we’ve moved!

we will be doing everything through our new site now, so please move your bookmarks over to WWW.MODERNINKMAG.COM . thanks for the love! ~MIM

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sneak peak!

drumroll please….isn’t the cover of our premiere issue a beauty? we think so!

be sure to check back with us as we launch our premiere issue on june 1st (just one week from today)! our new site will launch simultaneously (www.moderninkmag.com) …in the meantime, we really hope you plan to celebrate with us saturday, june 11th at the public house.  more info about the event can be found at: modern ink mag premiere issue party page! stay tuned!

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rainbow brights…

this weekend’s web-candies are our favorite designs by susan mccanless, modern ink’s wonderful graphic designer (she did the layouts for our entire magazine)…check out her talent!

Susan McCanless is a graphic designer, stationery enthusiast, and the principal designer/owner of J Press Designs. Her days are filled working with a range of clients: fashion designers, photographers and brides-to-be, whom she enjoys working with to help make the world a more aesthetically pleasing place to live. Currently living in Memphis, Tennessee, Susan also enjoys traveling, riding her bike and exploring the great outdoors with her husband, Jonathan.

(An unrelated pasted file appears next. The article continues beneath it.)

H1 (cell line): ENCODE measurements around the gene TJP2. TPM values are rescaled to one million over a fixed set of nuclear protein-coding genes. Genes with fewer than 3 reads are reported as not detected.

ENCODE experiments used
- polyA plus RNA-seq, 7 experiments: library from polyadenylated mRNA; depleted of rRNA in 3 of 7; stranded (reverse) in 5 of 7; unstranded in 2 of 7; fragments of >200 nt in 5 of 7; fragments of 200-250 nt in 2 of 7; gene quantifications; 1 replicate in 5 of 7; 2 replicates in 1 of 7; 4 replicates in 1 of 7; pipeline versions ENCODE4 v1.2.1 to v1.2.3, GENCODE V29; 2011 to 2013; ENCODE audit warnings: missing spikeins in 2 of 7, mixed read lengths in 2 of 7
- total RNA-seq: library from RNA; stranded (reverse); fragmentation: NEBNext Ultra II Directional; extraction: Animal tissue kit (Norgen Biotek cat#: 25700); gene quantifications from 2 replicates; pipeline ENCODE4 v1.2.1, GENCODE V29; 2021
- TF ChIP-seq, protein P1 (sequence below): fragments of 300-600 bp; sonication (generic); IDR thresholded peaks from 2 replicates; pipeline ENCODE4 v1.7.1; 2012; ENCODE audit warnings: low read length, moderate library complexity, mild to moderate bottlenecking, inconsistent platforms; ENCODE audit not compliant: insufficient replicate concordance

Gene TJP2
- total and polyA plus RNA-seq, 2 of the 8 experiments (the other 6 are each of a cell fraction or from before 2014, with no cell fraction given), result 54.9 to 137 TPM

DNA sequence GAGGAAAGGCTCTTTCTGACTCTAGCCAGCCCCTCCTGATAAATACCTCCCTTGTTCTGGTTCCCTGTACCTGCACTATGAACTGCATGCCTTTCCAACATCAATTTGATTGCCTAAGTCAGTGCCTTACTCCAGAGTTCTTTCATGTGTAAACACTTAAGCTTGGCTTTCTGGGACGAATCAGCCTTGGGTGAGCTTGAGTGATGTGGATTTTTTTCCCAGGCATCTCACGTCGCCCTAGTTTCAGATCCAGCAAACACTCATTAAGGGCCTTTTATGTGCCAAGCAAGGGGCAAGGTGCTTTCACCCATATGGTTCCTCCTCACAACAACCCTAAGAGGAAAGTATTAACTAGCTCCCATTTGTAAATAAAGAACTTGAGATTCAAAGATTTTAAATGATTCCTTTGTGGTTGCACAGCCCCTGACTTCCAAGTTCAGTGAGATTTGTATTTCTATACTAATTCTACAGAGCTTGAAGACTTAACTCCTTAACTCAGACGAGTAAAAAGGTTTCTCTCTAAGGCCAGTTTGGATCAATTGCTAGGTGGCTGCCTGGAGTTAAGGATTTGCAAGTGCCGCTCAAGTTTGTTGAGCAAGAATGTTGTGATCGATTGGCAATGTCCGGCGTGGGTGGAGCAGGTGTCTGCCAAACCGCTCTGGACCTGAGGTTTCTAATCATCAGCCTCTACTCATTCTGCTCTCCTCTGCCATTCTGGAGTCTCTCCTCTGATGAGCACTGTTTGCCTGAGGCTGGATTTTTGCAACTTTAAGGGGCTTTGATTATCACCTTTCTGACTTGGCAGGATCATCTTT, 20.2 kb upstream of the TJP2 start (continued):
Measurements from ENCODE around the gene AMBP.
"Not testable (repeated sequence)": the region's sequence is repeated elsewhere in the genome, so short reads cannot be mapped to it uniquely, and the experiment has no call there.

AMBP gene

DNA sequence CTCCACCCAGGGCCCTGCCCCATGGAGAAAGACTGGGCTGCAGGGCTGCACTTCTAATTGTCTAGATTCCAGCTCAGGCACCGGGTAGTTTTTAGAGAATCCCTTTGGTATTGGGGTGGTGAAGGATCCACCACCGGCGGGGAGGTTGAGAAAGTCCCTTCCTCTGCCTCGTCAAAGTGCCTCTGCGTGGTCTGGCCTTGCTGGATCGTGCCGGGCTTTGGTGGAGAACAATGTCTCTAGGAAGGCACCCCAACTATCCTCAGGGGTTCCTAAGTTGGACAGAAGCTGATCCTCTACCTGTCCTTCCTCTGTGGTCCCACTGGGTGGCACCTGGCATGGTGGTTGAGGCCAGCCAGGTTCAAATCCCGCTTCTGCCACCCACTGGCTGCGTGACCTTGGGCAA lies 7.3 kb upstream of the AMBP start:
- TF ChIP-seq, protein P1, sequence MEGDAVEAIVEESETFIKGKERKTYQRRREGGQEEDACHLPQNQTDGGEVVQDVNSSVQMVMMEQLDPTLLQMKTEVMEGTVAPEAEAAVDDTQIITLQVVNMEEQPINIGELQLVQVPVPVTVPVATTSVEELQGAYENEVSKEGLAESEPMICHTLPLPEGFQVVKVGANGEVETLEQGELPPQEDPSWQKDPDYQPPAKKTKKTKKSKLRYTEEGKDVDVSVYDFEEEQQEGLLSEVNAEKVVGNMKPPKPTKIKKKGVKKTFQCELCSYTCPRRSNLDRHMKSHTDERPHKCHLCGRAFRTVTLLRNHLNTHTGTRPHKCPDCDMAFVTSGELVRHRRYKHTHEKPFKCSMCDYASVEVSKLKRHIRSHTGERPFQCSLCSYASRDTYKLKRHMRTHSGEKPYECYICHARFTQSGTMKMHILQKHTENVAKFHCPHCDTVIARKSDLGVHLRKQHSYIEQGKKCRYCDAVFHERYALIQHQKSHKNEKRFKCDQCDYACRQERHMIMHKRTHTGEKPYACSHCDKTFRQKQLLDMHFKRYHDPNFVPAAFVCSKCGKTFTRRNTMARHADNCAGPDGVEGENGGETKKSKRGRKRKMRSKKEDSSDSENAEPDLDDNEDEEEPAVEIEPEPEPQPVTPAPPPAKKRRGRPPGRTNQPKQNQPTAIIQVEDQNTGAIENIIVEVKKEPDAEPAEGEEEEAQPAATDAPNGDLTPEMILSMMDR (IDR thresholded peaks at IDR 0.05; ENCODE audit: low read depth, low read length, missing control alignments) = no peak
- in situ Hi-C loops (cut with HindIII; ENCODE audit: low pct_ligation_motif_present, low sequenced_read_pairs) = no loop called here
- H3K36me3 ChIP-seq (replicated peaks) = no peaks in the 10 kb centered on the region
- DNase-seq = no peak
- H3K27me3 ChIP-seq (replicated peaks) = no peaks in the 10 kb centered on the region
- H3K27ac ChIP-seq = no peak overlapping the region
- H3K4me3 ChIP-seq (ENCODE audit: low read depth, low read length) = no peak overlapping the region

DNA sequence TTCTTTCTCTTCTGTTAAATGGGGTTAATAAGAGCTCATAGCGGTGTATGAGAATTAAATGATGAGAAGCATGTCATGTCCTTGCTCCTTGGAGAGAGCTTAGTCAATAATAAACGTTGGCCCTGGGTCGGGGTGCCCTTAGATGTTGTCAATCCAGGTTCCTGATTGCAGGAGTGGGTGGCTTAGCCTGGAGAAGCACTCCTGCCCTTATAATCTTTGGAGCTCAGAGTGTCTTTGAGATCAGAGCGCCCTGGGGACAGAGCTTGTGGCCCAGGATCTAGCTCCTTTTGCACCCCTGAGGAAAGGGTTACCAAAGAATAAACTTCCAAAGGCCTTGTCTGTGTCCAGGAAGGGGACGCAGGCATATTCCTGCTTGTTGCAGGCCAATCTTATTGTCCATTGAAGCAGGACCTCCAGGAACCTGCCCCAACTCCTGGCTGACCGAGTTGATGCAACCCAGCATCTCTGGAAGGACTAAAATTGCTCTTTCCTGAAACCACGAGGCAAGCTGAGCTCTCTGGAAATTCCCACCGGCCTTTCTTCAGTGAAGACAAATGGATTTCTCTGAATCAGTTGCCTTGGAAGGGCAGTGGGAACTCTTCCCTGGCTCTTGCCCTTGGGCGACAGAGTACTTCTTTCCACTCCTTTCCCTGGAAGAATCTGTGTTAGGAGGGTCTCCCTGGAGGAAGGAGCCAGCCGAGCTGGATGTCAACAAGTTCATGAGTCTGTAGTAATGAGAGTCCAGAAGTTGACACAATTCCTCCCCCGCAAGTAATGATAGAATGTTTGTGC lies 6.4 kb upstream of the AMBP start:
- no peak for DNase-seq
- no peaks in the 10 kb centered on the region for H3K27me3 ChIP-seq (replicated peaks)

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meet modern ink mag’s peeps (according to the urban dictionary…)

with our premiere issue being released two weeks from today, we think now is the perfect time to say thank you to our contributors, who have worked tirelessly behind-the-scenes to help put our online magazine together…we look forward to publishing their work on june 1st for everyone to admire!

one catch: you’ll have to read their “for-real” bios in either the troupe section or the contributor section of modern ink magazine; these “bios” are how the urban dictionary defines them by their name…disclaimer: the urban dictionary isn’t always what we call “nice.”  we may have had to edit some of them for “appropriateness”…maybe.

allison sprouse (co-creator & creative director): "a woman defined by brains, beauty, class, and membership in the upper echelons of society...can usually be found wearing pearls or sorority letters"

rachel turner (co-creator & editorial director): "a smart, sassy and sexy young woman who knows things from fashion to film to literature, from manolo blahniks to mahatma gandhi."

claire balest (contributing beauty editor): "beautiful and perfect in every way..."

rob bennet (web development): "he will search for his own source of originality. it is important to this person for others not to confuse him with somebody else...usually, someone with this name is excellent at dealing with large amounts of stress and can be an excellent friend when times are tough for others."